data and AI. See you in future! #AIAEC2023 https://www.ril.fi/en/events/ai-in-aec-2023.html
‘Tis the Season for Celebration: the 2022 Yearbook of Engineering Achievement By Luke Carothers
Civil+Structural Engineer Media and Zweig Group are thrilled to pres- ent the 2022 Yearbook of Engineering Achievement Award winners in this issue. In its second year of existence, the Yearbook of Engineer- ing Achievement (YEA) competition was once again representative of the international AEC industry with firms from both the eastern and western hemispheres submitting their work. This competition was also special in that the groundbreaking projects honored in this issue were chosen by our audience. As a leading source of business news, thought leadership, and project information for the AEC industry, we at Civil+Structural Engineer Me- dia are proud to serve the designers of the world around us. For us, the decision to allow our audience to choose the winners of the 2022 YEA award is but one small way we can honor this relationship. In making this decision, we wanted to make you–the experts, professionals, and leaders who toil endlessly to continue the legacy of Elevating the AEC industry–a bigger part of celebrating this year of achievement. The decision to include our audience in the 2022 YEA Award showed some emerging, if not unlikely, trends within the AEC industry. This year’s Summit Award winner, which is given to the project that receives the highest number of votes, is once again from the transportation and infrastructure category. The Sixth Street Viaduct Replacement –sub- mitted by HNTB–is the largest and most complex bridge building proj- ect in the history of Los Angeles, setting a new threshold for seismic safety and expanding the utility of urban bridges. HNTB’s submission received over 200 votes per day during the ten day period, which is tes - tament to the project’s groundbreaking vision and execution. In fact, projects from the transportation and infrastructure category received 53 percent of the total votes in the 2022 YEA Award competition. Another trend identified by voters for the 2022 YEA competition was a surge in the number of both submissions and winners for the water/ stormwater/wastewater category. The submission that garnered the most votes from the water/stormwater/wastewater category was the Vertex Companies project in the City of Houston; involving a major public transit line for America's fourth most populous city, this project was completed with minimal impact to the city’s population. In terms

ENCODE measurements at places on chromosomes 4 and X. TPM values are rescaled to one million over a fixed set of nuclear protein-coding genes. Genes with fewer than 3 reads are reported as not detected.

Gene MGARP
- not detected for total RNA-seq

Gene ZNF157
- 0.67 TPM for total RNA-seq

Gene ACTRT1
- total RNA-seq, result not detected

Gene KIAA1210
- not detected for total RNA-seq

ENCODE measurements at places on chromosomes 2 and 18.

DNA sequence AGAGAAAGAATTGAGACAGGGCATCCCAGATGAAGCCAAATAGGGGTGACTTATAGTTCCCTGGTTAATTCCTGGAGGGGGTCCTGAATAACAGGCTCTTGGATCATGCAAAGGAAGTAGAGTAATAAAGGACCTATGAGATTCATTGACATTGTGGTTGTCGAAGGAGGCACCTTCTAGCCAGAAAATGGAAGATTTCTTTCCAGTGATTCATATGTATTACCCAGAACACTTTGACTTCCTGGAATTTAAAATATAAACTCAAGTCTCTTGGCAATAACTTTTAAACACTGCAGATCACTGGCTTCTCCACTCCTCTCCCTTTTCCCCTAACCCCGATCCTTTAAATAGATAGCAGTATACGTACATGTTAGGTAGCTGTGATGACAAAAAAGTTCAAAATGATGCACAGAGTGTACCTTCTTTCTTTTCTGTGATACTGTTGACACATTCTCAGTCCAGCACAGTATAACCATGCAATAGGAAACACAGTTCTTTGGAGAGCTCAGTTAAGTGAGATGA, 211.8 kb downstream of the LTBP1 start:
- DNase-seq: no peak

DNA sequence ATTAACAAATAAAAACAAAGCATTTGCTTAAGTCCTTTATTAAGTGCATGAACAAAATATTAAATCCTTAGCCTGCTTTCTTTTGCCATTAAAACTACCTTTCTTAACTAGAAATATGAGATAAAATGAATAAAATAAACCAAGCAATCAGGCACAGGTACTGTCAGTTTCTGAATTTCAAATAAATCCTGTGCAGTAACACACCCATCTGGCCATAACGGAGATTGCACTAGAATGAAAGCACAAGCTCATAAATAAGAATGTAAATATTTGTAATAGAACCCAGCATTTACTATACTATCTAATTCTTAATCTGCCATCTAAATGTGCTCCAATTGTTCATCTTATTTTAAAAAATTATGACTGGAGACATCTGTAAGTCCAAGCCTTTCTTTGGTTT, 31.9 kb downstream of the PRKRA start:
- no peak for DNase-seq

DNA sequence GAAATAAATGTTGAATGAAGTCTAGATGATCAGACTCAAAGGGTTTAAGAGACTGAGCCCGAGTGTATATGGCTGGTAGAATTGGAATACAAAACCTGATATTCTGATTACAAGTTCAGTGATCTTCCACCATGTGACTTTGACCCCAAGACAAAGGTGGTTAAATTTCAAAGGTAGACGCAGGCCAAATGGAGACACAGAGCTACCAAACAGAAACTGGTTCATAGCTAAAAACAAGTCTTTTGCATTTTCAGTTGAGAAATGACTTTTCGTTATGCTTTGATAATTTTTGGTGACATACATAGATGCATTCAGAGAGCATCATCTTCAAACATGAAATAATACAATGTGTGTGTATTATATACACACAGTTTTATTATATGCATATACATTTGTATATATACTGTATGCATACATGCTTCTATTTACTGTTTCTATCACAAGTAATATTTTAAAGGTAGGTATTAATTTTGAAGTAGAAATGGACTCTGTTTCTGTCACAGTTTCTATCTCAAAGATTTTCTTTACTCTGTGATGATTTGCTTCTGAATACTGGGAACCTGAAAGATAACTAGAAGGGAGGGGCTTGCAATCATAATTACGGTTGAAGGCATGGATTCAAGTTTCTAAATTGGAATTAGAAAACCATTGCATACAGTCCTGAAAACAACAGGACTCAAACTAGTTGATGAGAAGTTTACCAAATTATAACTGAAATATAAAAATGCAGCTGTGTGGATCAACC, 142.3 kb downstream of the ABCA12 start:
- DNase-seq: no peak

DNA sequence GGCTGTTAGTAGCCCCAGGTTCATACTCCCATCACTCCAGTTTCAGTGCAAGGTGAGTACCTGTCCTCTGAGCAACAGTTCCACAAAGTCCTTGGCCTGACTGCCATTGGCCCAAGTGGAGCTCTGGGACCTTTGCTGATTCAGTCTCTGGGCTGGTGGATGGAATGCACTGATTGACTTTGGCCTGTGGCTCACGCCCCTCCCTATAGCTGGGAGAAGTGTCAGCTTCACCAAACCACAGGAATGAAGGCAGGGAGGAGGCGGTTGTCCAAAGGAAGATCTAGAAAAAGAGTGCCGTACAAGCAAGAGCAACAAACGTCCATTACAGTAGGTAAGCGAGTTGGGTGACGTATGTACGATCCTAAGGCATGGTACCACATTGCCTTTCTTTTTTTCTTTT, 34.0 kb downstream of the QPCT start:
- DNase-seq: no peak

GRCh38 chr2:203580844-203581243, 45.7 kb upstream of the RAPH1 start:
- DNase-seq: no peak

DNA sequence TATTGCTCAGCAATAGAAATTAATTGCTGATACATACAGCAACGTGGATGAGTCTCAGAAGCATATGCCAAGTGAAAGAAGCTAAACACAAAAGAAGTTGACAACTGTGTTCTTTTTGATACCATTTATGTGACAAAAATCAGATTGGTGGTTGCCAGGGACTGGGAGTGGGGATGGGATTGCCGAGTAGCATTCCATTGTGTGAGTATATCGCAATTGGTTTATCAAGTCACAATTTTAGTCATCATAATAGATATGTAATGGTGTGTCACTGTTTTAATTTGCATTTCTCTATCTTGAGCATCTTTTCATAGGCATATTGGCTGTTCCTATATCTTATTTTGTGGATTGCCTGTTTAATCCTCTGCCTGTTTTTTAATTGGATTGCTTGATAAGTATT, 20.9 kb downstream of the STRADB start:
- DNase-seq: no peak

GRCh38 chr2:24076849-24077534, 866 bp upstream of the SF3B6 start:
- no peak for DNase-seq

of the scope of this award system, the Vortex Companies’ submission is representative of the interconnectedness of the AEC industry, dem- onstrating the reverberating effects of our work to varied users of the built environment. As we announce the winners of the 2022 YEA Award, we invite all of our readers to join us in celebrating the projects that have elevated the AEC industry and laid the groundwork for the future to come. This competition is in part what allows us to define what it means to live and work by that ethos–to Elevate the Industry. The social, environmental, and economic impacts of these projects are largely localized and benefit the communities in which they are built. Whether the project provides flood control, improves transit times, or any other of the important functions these projects have on the built and natural environment, it has been done in a way that improves the lives of the people who live in that community. And, by sharing these projects for the 2022 YEA competition, these firms are in turn providing an important function for an industry that is constantly looking forward: clear vision. The winners of the 2022 Yearbook of Engineering Achievement Award demonstrate the vast capabilities and ingenuity of our industry, and, by sharing them in this competition, these firms are providing examples for what can be done in the future, which is a massive part of elevating the AEC industry.
LUKE CAROTHERS is the Editor for Civil + Structural Engineer Media. If you want us to cover your project or want to feature your own article, he can be reached at email@example.com.
St. Pete Beach Sea Level Rise Adaptation Alternatives Study
Halff Associates, Inc.